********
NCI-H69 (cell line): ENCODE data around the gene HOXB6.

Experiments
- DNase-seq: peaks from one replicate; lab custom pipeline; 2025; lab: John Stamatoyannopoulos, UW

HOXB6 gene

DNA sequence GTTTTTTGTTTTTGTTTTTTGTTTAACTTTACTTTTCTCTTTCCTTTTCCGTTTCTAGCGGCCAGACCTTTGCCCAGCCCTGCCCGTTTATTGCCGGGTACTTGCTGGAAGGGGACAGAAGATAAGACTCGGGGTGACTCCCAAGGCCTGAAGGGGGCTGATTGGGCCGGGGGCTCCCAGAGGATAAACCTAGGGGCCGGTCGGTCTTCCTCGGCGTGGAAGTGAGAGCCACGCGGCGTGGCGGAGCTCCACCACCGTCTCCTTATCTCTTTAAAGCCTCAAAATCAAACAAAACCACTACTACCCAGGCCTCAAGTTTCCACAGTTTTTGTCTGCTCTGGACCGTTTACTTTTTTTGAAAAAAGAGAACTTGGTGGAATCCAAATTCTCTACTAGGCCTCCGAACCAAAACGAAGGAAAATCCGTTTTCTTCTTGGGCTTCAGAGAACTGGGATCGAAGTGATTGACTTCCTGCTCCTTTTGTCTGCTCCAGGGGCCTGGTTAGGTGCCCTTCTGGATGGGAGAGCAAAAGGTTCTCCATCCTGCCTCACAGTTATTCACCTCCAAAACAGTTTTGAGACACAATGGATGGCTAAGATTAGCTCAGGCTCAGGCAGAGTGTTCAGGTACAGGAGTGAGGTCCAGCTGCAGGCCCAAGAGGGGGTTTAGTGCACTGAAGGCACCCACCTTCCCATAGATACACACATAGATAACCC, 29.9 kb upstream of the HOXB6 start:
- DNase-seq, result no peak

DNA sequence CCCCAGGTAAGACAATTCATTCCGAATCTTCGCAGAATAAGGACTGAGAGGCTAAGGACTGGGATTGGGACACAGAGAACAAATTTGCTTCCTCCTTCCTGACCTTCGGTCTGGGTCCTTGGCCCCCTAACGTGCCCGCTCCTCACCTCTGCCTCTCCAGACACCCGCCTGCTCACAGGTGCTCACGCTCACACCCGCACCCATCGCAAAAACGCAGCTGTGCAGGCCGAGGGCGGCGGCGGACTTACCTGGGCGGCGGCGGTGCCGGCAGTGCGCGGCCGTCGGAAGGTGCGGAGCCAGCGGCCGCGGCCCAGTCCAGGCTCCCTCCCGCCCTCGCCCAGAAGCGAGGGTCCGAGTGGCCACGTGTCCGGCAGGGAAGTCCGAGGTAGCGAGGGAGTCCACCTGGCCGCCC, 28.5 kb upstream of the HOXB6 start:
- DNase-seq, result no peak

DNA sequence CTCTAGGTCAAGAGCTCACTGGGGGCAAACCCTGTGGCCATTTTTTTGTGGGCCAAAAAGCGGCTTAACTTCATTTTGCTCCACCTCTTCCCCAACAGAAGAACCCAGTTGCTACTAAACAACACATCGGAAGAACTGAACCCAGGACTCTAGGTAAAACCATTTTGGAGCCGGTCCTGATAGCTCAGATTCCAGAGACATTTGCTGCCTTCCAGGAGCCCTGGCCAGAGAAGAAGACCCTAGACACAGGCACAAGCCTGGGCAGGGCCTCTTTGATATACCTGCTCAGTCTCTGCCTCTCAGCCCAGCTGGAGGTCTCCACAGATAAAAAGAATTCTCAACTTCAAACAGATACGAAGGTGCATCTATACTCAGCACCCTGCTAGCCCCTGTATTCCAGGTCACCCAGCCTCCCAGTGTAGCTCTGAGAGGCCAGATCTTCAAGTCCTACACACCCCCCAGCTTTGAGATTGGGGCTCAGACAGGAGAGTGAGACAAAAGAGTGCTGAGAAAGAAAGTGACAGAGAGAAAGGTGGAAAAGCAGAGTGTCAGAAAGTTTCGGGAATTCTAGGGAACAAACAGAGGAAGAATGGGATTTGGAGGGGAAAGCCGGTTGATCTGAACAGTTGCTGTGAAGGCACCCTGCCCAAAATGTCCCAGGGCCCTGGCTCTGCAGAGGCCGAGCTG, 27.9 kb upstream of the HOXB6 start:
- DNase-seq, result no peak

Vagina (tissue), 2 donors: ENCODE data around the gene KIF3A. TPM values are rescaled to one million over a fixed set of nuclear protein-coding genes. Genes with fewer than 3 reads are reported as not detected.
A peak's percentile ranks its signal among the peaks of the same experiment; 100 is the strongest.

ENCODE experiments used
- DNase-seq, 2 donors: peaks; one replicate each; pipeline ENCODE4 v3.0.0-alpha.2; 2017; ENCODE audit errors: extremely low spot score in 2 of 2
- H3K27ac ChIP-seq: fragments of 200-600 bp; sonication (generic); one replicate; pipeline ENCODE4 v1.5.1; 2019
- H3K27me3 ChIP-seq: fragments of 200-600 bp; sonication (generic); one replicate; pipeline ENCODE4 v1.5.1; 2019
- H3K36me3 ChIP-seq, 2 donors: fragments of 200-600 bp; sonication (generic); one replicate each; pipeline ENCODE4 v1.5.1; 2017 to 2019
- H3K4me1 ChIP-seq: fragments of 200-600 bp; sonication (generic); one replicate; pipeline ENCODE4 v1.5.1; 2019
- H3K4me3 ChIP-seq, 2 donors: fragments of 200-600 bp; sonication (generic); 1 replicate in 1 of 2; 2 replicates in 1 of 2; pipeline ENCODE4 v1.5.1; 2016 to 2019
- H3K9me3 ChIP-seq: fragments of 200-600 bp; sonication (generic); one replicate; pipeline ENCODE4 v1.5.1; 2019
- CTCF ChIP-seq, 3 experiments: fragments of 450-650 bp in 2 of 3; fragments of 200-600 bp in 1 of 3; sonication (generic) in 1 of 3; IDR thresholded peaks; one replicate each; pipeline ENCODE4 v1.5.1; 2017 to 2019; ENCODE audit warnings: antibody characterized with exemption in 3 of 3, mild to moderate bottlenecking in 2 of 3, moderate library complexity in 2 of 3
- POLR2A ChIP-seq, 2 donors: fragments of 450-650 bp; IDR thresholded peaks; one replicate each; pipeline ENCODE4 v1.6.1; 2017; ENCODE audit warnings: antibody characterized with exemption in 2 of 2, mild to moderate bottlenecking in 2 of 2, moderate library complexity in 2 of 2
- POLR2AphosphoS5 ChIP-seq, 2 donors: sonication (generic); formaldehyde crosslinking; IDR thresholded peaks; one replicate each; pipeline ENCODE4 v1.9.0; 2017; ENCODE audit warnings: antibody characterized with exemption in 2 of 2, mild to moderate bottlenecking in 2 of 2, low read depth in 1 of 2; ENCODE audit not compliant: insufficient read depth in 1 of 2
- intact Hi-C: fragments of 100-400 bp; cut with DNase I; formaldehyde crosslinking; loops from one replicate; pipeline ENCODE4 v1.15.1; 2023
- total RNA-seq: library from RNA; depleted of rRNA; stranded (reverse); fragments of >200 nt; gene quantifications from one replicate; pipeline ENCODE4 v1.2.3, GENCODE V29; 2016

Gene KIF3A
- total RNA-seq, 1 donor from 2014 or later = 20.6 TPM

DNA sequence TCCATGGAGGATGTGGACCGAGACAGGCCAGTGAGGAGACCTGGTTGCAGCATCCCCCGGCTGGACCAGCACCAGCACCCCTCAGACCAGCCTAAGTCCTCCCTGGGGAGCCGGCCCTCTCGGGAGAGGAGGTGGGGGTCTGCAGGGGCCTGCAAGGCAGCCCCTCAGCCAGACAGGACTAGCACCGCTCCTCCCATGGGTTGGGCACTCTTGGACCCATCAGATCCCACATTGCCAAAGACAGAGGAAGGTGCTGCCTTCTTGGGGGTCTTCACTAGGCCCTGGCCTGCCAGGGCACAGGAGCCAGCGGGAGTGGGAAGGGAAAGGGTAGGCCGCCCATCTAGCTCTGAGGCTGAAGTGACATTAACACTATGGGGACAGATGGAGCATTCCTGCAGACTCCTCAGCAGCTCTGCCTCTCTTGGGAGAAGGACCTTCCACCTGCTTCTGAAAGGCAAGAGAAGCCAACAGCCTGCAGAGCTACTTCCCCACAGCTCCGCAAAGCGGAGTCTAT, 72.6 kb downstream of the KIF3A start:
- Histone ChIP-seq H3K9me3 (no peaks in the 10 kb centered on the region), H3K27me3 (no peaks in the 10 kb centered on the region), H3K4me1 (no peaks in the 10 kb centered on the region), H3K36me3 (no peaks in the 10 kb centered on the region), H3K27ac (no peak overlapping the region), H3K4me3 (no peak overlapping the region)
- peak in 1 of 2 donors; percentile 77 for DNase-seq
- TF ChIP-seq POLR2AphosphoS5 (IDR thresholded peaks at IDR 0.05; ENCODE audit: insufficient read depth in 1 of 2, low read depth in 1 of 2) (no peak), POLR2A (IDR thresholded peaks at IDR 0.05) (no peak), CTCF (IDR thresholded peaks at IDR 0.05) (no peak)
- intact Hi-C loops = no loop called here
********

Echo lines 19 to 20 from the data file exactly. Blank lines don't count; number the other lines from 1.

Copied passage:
- H3K4me3 ChIP-seq, 2 donors: fragments of 200-600 bp; sonication (generic); 1 replicate in 1 of 2; 2 replicates in 1 of 2; pipeline ENCODE4 v1.5.1; 2016 to 2019
- H3K9me3 ChIP-seq: fragments of 200-600 bp; sonication (generic); one replicate; pipeline ENCODE4 v1.5.1; 2019